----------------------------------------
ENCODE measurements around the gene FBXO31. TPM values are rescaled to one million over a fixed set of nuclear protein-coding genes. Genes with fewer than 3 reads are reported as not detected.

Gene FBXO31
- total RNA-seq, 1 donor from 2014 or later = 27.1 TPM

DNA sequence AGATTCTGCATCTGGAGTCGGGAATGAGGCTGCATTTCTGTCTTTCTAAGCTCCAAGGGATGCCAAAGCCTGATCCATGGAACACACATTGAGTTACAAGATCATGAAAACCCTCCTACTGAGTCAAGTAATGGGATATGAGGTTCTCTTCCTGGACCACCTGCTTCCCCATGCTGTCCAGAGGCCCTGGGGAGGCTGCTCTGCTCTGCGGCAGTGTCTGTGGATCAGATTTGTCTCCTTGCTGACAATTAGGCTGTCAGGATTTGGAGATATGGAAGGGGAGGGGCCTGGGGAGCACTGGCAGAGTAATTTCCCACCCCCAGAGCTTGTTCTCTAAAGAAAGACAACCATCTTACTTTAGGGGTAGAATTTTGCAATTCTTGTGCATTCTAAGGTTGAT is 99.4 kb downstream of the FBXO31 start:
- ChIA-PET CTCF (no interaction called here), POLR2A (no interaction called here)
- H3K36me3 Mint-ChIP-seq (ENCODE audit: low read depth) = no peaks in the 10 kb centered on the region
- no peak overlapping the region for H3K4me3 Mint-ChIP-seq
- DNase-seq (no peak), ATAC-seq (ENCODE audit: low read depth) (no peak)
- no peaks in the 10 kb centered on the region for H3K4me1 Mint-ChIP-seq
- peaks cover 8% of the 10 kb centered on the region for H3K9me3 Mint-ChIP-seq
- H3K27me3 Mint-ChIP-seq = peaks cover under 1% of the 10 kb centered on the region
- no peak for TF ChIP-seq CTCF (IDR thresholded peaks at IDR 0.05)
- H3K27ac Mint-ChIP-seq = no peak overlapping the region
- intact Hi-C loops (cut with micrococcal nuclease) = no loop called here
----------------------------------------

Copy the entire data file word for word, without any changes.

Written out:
ENCODE measurements around the gene FBXO31. TPM values are rescaled to one million over a fixed set of nuclear protein-coding genes. Genes with fewer than 3 reads are reported as not detected.

Gene FBXO31
- total RNA-seq, 1 donor from 2014 or later = 27.1 TPM

DNA sequence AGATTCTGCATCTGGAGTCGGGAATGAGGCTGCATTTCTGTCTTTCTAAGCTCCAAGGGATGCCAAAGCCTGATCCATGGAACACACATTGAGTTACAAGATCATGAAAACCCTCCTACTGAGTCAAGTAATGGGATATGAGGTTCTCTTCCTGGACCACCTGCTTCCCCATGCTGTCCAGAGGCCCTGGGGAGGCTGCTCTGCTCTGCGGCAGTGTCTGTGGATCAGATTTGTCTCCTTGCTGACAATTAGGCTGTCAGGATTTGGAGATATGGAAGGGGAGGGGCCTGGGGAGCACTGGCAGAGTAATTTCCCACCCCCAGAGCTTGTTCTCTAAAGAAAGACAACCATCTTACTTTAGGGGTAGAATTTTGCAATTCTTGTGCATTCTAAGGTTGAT is 99.4 kb downstream of the FBXO31 start:
- ChIA-PET CTCF (no interaction called here), POLR2A (no interaction called here)
- H3K36me3 Mint-ChIP-seq (ENCODE audit: low read depth) = no peaks in the 10 kb centered on the region
- no peak overlapping the region for H3K4me3 Mint-ChIP-seq
- DNase-seq (no peak), ATAC-seq (ENCODE audit: low read depth) (no peak)
- no peaks in the 10 kb centered on the region for H3K4me1 Mint-ChIP-seq
- peaks cover 8% of the 10 kb centered on the region for H3K9me3 Mint-ChIP-seq
- H3K27me3 Mint-ChIP-seq = peaks cover under 1% of the 10 kb centered on the region
- no peak for TF ChIP-seq CTCF (IDR thresholded peaks at IDR 0.05)
- H3K27ac Mint-ChIP-seq = no peak overlapping the region
- intact Hi-C loops (cut with micrococcal nuclease) = no loop called here